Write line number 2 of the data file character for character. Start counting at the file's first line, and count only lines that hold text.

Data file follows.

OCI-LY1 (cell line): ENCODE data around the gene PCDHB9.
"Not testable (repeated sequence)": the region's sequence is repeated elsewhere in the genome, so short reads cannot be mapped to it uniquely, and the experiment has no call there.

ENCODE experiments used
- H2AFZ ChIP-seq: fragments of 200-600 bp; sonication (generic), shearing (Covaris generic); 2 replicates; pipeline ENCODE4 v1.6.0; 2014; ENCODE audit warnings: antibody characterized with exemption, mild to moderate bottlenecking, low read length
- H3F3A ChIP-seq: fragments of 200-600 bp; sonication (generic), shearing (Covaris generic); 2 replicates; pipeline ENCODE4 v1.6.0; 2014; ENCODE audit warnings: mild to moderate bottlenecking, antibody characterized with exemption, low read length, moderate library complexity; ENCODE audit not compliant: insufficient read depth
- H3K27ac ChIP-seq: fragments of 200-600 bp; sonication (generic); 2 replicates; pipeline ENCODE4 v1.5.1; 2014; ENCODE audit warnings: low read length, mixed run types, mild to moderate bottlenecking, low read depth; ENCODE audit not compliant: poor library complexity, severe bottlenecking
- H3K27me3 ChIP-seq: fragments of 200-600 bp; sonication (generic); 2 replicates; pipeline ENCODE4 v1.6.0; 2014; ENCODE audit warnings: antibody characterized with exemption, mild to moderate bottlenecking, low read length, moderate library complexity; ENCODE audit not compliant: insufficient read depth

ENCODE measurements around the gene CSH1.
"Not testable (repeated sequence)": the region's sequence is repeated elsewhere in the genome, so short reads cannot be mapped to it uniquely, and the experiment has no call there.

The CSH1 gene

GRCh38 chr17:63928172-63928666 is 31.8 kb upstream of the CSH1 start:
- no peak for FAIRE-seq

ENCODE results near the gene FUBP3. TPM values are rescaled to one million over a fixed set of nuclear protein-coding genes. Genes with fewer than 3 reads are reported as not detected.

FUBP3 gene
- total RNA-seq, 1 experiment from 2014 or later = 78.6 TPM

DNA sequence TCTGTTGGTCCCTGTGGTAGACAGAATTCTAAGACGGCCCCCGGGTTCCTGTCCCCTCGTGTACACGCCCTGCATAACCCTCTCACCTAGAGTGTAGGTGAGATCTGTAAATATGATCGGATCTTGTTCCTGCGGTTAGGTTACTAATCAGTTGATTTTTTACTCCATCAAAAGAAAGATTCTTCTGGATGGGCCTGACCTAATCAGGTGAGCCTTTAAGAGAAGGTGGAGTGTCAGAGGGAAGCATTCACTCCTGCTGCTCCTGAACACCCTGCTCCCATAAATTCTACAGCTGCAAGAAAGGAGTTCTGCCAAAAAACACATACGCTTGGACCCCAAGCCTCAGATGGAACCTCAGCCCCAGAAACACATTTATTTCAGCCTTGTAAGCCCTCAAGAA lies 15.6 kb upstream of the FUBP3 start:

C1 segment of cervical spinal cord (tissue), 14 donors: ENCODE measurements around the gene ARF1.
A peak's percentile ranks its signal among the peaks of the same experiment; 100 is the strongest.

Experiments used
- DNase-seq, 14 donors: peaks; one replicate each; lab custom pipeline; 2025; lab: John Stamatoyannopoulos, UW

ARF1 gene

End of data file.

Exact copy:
"Not testable (repeated sequence)": the region's sequence is repeated elsewhere in the genome, so short reads cannot be mapped to it uniquely, and the experiment has no call there.